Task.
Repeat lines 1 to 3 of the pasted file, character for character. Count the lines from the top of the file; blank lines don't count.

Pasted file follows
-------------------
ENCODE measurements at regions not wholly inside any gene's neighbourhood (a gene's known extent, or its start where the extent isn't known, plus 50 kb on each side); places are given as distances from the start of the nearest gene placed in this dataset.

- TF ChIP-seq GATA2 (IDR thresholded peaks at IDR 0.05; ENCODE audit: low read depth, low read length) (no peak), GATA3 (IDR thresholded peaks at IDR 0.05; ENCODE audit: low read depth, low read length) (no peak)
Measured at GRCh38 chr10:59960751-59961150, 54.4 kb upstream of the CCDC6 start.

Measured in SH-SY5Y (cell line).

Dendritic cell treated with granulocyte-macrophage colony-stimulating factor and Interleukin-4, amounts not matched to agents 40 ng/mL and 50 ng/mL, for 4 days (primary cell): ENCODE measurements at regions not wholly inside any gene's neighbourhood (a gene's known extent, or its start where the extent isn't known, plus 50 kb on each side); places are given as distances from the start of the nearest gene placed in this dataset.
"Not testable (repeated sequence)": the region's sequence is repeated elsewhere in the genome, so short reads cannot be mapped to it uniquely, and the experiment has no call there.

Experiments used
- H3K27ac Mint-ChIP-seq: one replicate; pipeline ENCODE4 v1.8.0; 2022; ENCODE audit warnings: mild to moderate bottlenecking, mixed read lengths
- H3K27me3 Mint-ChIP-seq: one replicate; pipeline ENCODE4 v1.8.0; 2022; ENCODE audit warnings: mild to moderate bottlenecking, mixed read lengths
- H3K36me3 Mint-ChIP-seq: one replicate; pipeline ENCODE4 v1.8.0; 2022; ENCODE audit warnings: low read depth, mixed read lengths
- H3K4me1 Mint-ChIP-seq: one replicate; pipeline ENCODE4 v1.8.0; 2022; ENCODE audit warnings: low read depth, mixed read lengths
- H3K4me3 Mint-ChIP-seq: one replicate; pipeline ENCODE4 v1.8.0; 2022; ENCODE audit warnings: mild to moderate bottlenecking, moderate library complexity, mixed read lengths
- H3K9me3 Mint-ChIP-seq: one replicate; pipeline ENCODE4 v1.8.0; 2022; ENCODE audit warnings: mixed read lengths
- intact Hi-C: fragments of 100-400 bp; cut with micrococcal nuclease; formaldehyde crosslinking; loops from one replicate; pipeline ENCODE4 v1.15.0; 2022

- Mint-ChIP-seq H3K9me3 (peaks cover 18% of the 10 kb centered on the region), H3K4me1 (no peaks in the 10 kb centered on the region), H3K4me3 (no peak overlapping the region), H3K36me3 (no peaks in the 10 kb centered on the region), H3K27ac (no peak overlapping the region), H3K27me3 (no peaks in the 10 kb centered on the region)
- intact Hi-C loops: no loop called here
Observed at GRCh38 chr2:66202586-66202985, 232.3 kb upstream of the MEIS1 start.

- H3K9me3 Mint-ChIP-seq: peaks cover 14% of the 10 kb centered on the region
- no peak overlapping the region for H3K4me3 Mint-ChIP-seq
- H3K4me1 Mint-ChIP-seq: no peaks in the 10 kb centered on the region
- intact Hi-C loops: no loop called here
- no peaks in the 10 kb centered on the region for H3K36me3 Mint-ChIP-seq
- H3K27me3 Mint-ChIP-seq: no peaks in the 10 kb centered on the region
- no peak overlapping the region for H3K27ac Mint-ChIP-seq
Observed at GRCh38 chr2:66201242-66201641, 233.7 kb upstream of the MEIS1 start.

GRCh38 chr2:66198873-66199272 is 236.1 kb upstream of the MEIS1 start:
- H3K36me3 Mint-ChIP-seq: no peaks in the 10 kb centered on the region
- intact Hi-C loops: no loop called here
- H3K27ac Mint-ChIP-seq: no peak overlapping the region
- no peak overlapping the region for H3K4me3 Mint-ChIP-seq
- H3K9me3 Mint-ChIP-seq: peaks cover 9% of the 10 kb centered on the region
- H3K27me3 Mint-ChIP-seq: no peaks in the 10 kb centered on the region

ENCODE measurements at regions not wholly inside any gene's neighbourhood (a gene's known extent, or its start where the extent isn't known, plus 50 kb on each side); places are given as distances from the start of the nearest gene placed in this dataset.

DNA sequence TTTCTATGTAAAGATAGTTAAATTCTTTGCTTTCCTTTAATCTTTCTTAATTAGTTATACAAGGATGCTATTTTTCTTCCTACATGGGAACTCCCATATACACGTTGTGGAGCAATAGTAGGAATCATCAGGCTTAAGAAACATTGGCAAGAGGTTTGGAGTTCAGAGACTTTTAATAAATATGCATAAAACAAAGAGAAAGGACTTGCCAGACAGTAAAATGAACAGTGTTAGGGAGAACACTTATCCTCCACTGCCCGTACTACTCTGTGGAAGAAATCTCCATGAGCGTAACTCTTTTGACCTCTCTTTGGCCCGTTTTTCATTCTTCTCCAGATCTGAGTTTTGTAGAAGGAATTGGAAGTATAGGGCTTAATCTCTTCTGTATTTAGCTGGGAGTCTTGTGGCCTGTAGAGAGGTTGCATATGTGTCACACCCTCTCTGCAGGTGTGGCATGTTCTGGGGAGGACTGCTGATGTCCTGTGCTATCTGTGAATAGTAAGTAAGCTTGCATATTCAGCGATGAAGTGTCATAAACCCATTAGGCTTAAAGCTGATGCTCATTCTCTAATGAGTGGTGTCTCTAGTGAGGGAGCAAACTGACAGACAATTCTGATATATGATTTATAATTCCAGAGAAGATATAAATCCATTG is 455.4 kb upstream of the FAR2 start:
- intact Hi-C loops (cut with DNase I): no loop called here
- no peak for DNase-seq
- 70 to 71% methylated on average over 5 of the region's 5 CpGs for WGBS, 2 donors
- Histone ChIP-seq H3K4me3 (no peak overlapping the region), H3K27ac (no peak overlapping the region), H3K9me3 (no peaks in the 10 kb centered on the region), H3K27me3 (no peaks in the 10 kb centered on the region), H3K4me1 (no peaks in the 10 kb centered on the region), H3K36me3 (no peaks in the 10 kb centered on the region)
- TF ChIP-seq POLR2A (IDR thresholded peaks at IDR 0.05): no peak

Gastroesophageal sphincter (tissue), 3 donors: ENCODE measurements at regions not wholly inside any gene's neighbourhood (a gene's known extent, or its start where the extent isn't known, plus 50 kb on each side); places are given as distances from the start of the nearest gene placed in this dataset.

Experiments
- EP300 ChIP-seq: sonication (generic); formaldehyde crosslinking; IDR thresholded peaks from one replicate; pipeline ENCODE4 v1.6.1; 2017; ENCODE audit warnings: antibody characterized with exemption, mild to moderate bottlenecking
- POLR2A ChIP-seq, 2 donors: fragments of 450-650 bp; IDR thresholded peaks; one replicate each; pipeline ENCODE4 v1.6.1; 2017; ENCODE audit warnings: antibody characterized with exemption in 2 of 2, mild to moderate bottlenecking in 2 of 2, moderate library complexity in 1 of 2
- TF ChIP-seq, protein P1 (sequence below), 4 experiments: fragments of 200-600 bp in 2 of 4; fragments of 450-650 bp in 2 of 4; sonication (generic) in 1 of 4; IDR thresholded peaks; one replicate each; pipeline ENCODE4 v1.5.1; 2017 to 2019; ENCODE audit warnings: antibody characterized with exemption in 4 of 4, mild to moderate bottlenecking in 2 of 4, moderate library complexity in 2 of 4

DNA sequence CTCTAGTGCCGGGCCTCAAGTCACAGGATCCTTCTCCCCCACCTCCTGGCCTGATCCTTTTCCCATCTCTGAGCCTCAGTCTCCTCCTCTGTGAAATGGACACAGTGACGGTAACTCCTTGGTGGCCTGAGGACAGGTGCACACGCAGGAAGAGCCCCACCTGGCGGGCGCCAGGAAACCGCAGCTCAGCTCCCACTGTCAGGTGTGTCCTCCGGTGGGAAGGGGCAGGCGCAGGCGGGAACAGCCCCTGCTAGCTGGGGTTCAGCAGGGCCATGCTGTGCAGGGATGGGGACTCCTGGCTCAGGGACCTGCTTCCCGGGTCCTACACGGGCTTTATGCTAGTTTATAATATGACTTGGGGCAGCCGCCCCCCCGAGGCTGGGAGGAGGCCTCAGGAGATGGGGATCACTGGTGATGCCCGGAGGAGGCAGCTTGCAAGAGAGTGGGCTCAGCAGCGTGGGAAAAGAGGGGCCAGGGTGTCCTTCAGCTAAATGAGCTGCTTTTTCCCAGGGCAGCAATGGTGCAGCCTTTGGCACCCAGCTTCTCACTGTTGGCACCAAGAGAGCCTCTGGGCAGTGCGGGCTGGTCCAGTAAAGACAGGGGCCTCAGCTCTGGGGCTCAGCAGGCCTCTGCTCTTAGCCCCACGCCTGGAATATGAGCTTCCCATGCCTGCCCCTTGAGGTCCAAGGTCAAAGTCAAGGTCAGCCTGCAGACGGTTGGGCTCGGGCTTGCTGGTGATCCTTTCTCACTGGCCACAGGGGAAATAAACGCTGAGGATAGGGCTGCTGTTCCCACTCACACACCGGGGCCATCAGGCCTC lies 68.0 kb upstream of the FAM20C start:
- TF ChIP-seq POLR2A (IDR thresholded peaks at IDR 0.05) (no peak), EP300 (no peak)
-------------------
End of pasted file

ENCODE measurements at regions not wholly inside any gene's neighbourhood (a gene's known extent, or its start where the extent isn't known, plus 50 kb on each side); places are given as distances from the start of the nearest gene placed in this dataset.

- TF ChIP-seq GATA2 (IDR thresholded peaks at IDR 0.05; ENCODE audit: low read depth, low read length) (no peak), GATA3 (IDR thresholded peaks at IDR 0.05; ENCODE audit: low read depth, low read length) (no peak)
Measured at GRCh38 chr10:59960751-59961150, 54.4 kb upstream of the CCDC6 start.